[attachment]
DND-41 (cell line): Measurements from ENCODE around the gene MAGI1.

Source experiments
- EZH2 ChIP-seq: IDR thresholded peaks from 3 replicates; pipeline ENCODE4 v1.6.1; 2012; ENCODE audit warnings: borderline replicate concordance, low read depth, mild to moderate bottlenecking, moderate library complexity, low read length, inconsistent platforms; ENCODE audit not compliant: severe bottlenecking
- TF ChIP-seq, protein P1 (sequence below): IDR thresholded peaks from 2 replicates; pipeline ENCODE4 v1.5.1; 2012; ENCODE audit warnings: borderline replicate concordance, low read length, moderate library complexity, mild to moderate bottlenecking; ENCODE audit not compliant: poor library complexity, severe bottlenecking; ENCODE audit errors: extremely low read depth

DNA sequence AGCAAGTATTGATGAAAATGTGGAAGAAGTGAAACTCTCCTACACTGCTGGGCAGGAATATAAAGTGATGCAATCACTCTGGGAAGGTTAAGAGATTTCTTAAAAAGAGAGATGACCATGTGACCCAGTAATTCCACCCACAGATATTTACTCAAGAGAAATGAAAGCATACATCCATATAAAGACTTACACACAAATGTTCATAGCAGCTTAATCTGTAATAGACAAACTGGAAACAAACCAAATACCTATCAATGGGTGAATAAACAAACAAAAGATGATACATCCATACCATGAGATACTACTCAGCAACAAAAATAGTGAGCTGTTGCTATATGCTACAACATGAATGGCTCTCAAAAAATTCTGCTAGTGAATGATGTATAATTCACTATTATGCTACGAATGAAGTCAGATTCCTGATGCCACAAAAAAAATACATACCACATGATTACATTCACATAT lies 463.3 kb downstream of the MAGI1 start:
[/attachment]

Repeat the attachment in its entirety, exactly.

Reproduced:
DND-41 (cell line): Measurements from ENCODE around the gene MAGI1.

Source experiments
- EZH2 ChIP-seq: IDR thresholded peaks from 3 replicates; pipeline ENCODE4 v1.6.1; 2012; ENCODE audit warnings: borderline replicate concordance, low read depth, mild to moderate bottlenecking, moderate library complexity, low read length, inconsistent platforms; ENCODE audit not compliant: severe bottlenecking
- TF ChIP-seq, protein P1 (sequence below): IDR thresholded peaks from 2 replicates; pipeline ENCODE4 v1.5.1; 2012; ENCODE audit warnings: borderline replicate concordance, low read length, moderate library complexity, mild to moderate bottlenecking; ENCODE audit not compliant: poor library complexity, severe bottlenecking; ENCODE audit errors: extremely low read depth

DNA sequence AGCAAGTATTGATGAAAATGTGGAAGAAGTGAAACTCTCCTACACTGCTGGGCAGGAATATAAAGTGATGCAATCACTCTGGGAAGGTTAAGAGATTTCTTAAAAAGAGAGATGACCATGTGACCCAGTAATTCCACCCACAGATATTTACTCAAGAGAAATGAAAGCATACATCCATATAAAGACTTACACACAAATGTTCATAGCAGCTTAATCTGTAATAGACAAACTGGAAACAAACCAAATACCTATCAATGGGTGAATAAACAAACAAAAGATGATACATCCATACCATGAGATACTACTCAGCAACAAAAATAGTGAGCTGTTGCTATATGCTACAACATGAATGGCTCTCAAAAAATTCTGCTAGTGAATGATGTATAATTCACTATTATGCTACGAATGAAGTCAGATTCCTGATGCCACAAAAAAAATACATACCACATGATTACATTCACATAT lies 463.3 kb downstream of the MAGI1 start: